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Session D Friday, November 30 2:00 pm-5:00 pm
Chair: Nick Zacharov, Nokia Research Center, Tampere, Finland

2:00 pm

D-1 An Integrated Multidimensional Controller of Auditory Perspective in a Multichannel Sound Field

Jason Corey, Wieslaw Woszczyk, Geoff Martin and René Quesnel, McGill University, Montreal, Quebec, Canada

A system for control and synthesis of auditory perspective in a multichannel sound field is described in this paper. The system employs a sound field synthesis engine comprising several acoustic simulation devices working in parallel that are all controlled by one intuitive, programmable controller. The controller allows smooth, efficient, and dynamic modification of the spatial attributes of a multichannel sound field.

Convention Paper 5417


2:30 pm

D-2 Adaptive Synthesis of Immersive Audio Rendering Filters

Jong-Soong Lim and Chris Kyriakakis, University Southern California, Los Angeles, CA, USA

One of the key limitations in spatial audio rendering over loudspeakers is the degradation that occurs as the listener's head moves away from the intended sweet spot. This paper proposes a method for designing immersive audio rendering filters using adaptive synthesis methods that can update the filter coefficients in real time. These methods can be combined with a head tracking system to compensate for changes in the listener's head position. The rendering filter's weight vectors are synthesized in the frequency domain using magnitude and phase interpolation in frequency subbands.

Convention Paper 5422


3:00 pm

D-3 Unravelling the Perception of Spatial Sound Reproduction: Analysis and External Preference Mapping

Nick Zacharov and Kalle Koivuniemi, Nokia Research Center, Tampere, Finland

This paper presents the external preference mapping of the perception of spatial sound reproduction systems. Thirteen spatial sound samples and eight reproduction systems were subjectively tested in terms of preference and direct attribute ratings. The unravelling of this data to establish what perceptual attributes contribute to subjective preference is performed using multivariate calibration techniques. The results of which are presented and analyzed in detail. A predictive model of subjective preference has been developed and is presented for this class of spatial sound reproduction systems.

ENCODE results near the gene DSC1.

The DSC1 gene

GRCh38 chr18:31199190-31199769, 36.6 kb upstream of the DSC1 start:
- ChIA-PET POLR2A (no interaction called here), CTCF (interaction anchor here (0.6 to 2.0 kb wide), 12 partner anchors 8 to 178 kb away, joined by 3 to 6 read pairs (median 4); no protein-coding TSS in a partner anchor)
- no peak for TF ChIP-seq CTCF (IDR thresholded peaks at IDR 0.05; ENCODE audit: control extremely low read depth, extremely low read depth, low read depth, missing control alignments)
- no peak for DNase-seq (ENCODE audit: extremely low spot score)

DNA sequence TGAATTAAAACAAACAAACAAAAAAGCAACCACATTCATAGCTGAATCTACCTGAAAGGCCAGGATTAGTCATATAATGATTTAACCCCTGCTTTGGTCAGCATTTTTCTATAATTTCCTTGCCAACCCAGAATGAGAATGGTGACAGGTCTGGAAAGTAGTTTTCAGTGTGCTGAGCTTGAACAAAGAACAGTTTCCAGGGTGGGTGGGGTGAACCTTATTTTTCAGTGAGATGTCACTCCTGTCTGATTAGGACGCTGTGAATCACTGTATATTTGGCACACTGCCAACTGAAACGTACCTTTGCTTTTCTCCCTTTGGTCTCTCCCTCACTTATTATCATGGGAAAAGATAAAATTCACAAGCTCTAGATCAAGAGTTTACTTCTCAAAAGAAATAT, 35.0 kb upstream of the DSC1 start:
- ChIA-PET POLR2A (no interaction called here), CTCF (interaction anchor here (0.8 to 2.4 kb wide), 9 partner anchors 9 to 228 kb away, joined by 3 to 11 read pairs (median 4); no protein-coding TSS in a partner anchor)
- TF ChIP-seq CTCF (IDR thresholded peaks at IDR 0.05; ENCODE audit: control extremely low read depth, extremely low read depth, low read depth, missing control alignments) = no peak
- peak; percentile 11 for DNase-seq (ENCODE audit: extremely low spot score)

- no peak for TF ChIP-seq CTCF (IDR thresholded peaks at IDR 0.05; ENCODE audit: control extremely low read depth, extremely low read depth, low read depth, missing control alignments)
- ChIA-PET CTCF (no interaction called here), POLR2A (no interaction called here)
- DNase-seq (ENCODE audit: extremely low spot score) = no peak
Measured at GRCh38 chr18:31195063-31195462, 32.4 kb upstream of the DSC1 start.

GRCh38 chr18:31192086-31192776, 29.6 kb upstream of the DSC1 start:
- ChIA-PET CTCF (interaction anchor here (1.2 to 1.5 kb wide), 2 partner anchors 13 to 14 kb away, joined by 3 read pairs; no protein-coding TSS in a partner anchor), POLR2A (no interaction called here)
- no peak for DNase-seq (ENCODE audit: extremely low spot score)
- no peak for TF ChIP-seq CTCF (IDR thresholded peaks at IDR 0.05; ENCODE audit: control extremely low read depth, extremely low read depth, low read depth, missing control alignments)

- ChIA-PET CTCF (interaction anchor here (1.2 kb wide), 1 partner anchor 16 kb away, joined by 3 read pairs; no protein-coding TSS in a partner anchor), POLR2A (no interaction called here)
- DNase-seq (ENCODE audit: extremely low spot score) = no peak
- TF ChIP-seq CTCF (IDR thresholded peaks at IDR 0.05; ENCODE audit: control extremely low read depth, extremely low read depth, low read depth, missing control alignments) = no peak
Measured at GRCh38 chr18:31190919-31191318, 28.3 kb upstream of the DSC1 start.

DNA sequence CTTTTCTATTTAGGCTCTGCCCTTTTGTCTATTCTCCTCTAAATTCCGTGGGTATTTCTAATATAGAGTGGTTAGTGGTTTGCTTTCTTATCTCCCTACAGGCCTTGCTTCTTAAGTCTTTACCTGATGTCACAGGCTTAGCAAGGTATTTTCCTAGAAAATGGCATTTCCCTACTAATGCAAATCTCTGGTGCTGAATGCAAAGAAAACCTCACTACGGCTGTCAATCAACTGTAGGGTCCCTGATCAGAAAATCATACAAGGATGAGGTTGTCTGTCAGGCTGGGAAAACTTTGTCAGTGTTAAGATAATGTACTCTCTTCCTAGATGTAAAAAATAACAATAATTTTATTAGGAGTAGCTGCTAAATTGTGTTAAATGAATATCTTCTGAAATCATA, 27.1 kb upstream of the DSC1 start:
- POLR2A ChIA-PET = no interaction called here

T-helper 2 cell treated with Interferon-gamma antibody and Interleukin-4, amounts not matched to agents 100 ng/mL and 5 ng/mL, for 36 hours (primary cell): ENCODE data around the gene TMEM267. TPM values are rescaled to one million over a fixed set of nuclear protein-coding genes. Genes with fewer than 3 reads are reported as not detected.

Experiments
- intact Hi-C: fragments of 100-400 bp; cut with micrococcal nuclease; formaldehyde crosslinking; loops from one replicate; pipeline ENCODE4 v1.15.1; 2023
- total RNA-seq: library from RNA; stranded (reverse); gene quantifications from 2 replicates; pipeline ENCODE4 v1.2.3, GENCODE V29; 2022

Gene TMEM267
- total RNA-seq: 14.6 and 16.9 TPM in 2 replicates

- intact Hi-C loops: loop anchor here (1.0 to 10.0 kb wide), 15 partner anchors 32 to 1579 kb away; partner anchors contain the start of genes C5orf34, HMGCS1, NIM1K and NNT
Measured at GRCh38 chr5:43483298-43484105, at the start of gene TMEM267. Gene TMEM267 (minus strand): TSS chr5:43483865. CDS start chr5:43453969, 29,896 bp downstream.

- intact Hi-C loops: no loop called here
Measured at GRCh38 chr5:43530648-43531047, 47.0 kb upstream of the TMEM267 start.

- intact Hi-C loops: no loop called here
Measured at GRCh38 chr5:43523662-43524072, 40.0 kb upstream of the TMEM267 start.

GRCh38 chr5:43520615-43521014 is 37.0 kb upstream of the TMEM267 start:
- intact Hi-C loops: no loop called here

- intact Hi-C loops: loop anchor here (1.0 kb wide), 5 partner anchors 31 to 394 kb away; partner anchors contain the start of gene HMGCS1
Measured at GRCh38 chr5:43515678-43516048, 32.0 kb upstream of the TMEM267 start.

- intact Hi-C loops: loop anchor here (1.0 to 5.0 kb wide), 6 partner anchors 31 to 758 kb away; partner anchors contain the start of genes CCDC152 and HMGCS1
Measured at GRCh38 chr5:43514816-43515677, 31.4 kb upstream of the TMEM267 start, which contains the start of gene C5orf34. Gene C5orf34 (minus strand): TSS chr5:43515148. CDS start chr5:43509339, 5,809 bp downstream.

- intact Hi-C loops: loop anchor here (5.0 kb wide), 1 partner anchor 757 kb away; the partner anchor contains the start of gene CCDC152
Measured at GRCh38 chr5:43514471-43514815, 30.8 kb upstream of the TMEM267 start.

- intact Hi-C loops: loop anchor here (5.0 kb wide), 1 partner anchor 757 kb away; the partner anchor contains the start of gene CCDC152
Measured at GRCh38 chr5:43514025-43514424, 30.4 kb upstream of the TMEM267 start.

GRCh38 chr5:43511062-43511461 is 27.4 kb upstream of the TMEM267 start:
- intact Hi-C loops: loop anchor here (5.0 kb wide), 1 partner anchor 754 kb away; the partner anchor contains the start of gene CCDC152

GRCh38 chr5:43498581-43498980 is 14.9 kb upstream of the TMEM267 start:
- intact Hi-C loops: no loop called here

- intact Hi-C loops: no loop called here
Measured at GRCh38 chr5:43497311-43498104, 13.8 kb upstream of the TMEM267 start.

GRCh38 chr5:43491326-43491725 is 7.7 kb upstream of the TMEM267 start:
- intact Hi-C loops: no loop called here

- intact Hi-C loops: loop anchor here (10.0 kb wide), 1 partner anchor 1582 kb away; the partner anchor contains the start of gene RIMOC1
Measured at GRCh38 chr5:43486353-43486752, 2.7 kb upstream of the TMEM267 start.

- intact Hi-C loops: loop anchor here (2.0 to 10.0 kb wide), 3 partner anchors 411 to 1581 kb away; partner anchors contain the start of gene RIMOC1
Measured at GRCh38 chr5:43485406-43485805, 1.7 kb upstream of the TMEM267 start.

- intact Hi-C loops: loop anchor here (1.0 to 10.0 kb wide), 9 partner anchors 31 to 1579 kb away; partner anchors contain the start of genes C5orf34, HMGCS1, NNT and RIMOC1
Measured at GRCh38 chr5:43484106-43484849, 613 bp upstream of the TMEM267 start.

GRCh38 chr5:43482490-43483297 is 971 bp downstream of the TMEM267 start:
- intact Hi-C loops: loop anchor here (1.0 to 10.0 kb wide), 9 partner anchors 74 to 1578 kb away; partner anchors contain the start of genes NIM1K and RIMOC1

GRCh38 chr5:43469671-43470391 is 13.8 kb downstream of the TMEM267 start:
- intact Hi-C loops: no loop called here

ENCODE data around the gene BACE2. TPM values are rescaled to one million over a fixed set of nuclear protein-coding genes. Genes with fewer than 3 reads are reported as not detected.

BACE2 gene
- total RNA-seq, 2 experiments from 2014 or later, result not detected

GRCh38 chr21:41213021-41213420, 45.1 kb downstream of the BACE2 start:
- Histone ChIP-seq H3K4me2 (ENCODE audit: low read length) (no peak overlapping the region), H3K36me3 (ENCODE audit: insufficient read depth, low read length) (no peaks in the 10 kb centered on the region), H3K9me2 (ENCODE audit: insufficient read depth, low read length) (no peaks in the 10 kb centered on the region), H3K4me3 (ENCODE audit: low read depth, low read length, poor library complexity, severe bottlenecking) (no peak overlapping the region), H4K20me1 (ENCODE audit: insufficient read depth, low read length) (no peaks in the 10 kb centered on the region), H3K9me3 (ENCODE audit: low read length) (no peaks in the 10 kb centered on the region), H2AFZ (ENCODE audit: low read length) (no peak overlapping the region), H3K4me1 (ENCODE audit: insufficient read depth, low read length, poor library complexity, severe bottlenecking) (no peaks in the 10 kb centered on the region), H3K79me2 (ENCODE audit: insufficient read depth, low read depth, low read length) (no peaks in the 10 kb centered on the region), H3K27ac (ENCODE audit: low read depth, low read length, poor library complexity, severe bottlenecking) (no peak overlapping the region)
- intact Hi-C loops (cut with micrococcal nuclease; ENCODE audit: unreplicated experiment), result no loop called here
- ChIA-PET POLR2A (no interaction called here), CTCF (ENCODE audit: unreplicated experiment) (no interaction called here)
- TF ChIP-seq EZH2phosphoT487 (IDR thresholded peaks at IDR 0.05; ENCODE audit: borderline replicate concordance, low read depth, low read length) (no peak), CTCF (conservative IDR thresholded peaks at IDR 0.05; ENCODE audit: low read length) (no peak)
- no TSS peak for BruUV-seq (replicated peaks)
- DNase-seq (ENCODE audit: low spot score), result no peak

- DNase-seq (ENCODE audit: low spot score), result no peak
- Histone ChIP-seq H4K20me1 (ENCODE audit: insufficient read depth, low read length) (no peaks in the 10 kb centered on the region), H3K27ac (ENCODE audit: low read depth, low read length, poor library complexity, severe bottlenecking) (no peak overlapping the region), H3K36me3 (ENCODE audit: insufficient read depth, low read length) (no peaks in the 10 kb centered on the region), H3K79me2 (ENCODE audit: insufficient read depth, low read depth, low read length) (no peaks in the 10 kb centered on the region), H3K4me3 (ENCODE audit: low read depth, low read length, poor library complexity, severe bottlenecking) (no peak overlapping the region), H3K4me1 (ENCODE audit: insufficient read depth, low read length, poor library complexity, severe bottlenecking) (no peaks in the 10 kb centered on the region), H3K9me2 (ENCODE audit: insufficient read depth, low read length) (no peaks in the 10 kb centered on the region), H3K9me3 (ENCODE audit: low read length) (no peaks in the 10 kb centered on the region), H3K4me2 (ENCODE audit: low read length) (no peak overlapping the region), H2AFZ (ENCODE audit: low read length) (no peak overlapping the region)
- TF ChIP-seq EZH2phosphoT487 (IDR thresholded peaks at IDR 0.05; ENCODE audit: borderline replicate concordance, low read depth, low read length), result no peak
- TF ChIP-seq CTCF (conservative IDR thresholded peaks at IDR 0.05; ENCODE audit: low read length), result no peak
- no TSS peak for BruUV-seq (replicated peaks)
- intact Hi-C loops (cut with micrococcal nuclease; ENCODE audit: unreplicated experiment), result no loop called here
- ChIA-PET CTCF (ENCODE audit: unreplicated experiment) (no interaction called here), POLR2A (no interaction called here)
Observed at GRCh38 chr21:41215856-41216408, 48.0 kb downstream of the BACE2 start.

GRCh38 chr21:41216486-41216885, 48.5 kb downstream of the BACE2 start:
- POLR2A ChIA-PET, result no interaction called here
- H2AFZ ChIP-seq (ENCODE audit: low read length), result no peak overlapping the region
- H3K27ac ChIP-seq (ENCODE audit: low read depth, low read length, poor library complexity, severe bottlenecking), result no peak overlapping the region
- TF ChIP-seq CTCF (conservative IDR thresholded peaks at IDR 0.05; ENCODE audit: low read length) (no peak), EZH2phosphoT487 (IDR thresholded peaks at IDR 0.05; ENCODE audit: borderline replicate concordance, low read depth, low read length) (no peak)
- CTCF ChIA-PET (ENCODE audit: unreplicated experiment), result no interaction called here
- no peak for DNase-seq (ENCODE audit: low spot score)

Convention Paper 5423


3:30 pm

D-4 Unravelling the Perception of Spatial Sound Reproduction: Language Development, Verbal Protocol Analysis, and Listener Training

Kalle Koivuniemi and Nick Zacharov, Nokia Research Center, Tampere, Finland

This paper presents the methods used in developing a descriptive language for a set of samples created for evaluating different spatial sound reproduction systems. The different methods of language development are discussed, and the language development process employed is explained in detail. The developed descriptive language is presented with the associated direct attribute scales. Lastly, the development of training samples is presented.

Convention Paper 5424


4:00 pm

D-5 The Active Listening Room Simulator: Part 2

Amber Naqvi and Francis Rumsey, University of Surrey, Guildford, Surrey, UK

This paper presents the results of computer simulation of active reflectors in a reference listening room which are used to create artificial reflections in a two loudspeaker, stereo listening configuration. This formulates the second phase of experiments in the active listening room project involving the analysis of computer modeling results and loudspeaker selection based on free-field response. The aim of this project is to create a truly variable listening condition in a reference listening room by means of active simulation of key acoustic parameters, such as the early reflection pattern, early decay time, and reverberation time.

Convention Paper 5425


4:30 pm

D-6 Ambiophonics: Achieving Physiological Realism in Music Recording and Reproduction

Ralph Glasgal, Ambiophonics Institute, Rockleigh, NJ, USA

Ambiophonics is the logical successor to stereophonics, 5.1, 6,0, 7,1, 10.2, or Ambisonics in the periphonic recording and reproduction of frontally staged music or drama. The paper shows how only two recording media channels, driving a multiloudspeaker surround Ambiophonic system, can consistently and optimally generate a 'you are there' sound field that the domestic concert hall listener can sense has normal binaural physiological verisimilitude. Ambiophonics can deliver such realism even from standard two media channel recordings, such as the existing library of LPs, CDs, DVDs, or SACDs or via super-wide-stage recordings made using an Ambiophone.

Convention Paper 5426

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